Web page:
While my family opened up a chain of successful laundromats, Fumio became a CPA focused on Japanese - U.S. business relations. Strangely enough, my father (who is descended from Greek and Irish New Yorkers) is also a CPA whose work has somehow found its way in the world of Asian - American business relations. One thing I've learned from this archive work is that although studying these many artifacts and the many diverse people connected to them might appear to lead me to a complex series of stories far beyond my own world, it seems that every time, I am brought much closer back to my own history. Reading Fumio's story only reaffirmed this. I cannot help but think that in studying history that is far from us, we will always be able to find a road back to home. 

All photos from an album dedicated to Fumio Ralph Fujimoto made by his sister for his 80th birthday.

Sunday, September 23, 2012

Hard day, Interesting discoveries

Today was a harder day at the archive, but I also made some very interesting discoveries with my co - intern Jake. We found a collection from a donor with a mixed assortment of objects. In addition to properly storing the materials, we also worked on identifying the connections between the various pieces. At first, we were not getting very far, finding more and more seemingly unrelated pieces, and getting cluttered and confused. This collection had very little information with it and only a few objects had the important data (i.e. names, dates, locations, etc). We knew that the collection was primarily from 2 different families; the Murakami family and the Arai family. We found quite a few photos with Mrs. Arai identified, but unfortunately not with her full name (yet). We also found a few with Tom Arai (her son) identified. In most of the photos he was pictured in uniform or at different locations in Europe during the war. I also found documents from the Veteran's Association describing his benefits as a disabled veteran. Finding this piece of information gave me a much greater sense of his life story. Before finding the photos, the question about his injuries or death during the war was always in the back of my mind as I have not yet seen a photo of him in his old age. Learning the extent of his injuries helped me understand not only his life, but also the lives of his mother and family. After looking through many more photos, including some from turn of the century Japan, Jake and I came across two large family portraits with the names "Tom", "Benzo", and "Chiye" written on the case holding them. In the photos were 3 children; 2 boys and a girl, and 2 adults. When we compared this portrait to other photos we had of Mr. and Mrs. Arai, it was obvious that the 2 adults were much younger versions of the couple. Tom, who was seated on his father's lap looked just like the uniform - clad Tom pictured in Italy (pictured in my previous post). His face was only a bit chubbier and his outfit a bit tinier. I realized that I had also seen a photo addressed to Chiye in the collection, as well as a few other unidentified portraits with it. We compared the photos to the little "Chiye" and noticed another significant resemblance. This connection will have to be further investigated and verified, but finding these links gave us hope. We could tell, from the quality and framing style of the family portait, that this object was from many years before the army photos, supporting our conclusions about the individuals pictured. While we were only able to build some understanding about a few objects, the result was rewarding. Our next few visits to the archive will probably be focused on these materials, and hopefully we can make more interesting discoveries.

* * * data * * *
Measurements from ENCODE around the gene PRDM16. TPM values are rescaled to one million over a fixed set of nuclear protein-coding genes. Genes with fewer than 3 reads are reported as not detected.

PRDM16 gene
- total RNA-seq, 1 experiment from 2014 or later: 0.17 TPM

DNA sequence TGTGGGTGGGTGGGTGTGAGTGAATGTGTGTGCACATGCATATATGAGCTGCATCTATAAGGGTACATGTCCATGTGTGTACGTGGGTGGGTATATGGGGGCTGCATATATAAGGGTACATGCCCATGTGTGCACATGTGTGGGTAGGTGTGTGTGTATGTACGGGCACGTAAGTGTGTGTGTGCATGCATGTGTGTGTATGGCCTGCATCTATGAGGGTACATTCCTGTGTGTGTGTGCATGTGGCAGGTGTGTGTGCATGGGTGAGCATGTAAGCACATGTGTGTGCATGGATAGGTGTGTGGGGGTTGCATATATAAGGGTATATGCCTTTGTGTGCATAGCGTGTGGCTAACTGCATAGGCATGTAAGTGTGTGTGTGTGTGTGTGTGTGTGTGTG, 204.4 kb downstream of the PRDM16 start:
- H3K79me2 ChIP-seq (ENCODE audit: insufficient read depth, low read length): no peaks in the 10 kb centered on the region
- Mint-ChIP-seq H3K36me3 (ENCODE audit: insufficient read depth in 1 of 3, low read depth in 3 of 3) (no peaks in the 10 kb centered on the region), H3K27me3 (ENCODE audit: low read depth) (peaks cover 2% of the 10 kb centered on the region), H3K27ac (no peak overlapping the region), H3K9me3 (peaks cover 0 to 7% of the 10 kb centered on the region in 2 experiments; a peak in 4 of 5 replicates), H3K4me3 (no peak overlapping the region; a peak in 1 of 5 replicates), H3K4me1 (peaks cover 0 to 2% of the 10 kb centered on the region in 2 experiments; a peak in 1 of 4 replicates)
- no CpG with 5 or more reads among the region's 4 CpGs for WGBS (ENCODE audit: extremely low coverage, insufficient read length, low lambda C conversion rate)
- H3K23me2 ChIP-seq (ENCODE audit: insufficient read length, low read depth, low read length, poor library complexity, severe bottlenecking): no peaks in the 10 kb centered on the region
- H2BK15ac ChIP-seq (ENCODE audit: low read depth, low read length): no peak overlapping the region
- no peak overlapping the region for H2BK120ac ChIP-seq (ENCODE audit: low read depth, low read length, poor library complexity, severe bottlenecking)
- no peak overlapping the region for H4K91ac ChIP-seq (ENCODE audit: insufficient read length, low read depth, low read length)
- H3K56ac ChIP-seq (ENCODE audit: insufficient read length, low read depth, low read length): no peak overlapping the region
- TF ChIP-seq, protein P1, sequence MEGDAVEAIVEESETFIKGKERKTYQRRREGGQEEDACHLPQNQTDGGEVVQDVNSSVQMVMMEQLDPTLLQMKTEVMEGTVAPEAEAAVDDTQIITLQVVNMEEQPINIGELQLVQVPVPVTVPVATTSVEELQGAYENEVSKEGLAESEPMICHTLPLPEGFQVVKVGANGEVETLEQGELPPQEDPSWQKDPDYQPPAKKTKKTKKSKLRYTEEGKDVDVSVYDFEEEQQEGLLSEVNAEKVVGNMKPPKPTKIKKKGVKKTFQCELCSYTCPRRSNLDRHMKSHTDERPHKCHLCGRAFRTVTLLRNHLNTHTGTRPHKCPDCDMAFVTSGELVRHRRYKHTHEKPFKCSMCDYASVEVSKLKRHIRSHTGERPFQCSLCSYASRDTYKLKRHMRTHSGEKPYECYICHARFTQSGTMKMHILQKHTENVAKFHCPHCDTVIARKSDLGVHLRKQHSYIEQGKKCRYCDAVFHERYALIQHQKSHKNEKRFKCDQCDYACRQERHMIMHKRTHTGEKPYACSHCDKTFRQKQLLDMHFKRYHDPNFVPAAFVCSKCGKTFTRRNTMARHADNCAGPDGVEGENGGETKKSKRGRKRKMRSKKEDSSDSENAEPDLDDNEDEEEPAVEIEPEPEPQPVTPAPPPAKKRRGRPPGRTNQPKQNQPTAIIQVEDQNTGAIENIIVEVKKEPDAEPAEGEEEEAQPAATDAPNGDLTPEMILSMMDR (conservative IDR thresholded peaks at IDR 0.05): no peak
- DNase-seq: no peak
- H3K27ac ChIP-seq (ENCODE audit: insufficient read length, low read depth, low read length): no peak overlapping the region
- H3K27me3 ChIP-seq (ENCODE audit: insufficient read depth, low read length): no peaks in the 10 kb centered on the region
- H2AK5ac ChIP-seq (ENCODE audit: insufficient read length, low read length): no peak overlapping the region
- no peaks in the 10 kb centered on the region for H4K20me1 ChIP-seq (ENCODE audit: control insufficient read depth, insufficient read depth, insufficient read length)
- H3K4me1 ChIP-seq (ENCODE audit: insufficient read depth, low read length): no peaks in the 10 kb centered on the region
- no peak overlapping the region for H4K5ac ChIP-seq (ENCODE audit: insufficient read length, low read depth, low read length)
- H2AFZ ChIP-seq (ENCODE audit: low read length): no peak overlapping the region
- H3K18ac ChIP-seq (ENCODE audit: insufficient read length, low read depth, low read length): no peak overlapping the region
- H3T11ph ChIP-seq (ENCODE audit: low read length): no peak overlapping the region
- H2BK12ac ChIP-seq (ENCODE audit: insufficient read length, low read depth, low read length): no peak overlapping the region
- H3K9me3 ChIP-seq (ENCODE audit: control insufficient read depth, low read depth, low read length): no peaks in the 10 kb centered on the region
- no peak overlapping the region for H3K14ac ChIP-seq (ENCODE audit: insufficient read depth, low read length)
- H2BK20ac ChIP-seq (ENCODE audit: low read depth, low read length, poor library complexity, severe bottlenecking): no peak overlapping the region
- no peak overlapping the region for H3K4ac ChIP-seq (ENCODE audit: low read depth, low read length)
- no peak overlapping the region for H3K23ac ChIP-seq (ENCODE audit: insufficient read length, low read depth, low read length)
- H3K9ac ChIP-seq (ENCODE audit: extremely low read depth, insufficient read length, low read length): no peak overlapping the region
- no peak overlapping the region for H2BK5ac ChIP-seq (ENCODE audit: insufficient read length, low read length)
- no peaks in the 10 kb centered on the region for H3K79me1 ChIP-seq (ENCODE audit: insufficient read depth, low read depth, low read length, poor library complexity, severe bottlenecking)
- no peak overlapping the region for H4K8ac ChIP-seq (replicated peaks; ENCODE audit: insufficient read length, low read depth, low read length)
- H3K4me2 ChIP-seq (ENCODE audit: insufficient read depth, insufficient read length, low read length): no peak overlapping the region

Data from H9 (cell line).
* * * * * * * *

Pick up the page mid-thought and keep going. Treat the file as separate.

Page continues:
Sunday, September 16, 2012

Archiving Materials

An essential and seemingly very boring part of archiving is understanding the physical materials. Part of archiving is studying materials and identifying names, dates and donors for pieces. The other part is putting these identified materials away in high quality containers that protect the objects from damage. Every piece of the packaging is important as acids as well as natural chemicals that seem harmless can really damage a piece over time. Therefore, it is important that we utilize every precaution when dealing with these delicate and irreplaceable pieces. Using cotton gloves when handling anything that can be damaged by the oils and proteins on our hands is an important step to remember. Taking extra care with old newspapers and magazine can be more difficult than one would expect. And finally one of the most difficult tasks is to attempt to restore an item that has undergone damage from improper storing. Being mere interns, our abilities to restore a damages piece are very minimal, however, even the smallest tasks can be very difficult as we must avoid causing further damage.

The CJAHS is a very small organization, so buying thousands of the highest quality cardboard for boxing objects, or the latest photo negative scanner is not always an option. However, some expensive materials must be purchased, which is why I try to find innovative ways to recycle materials for some of the less important parts of archiving.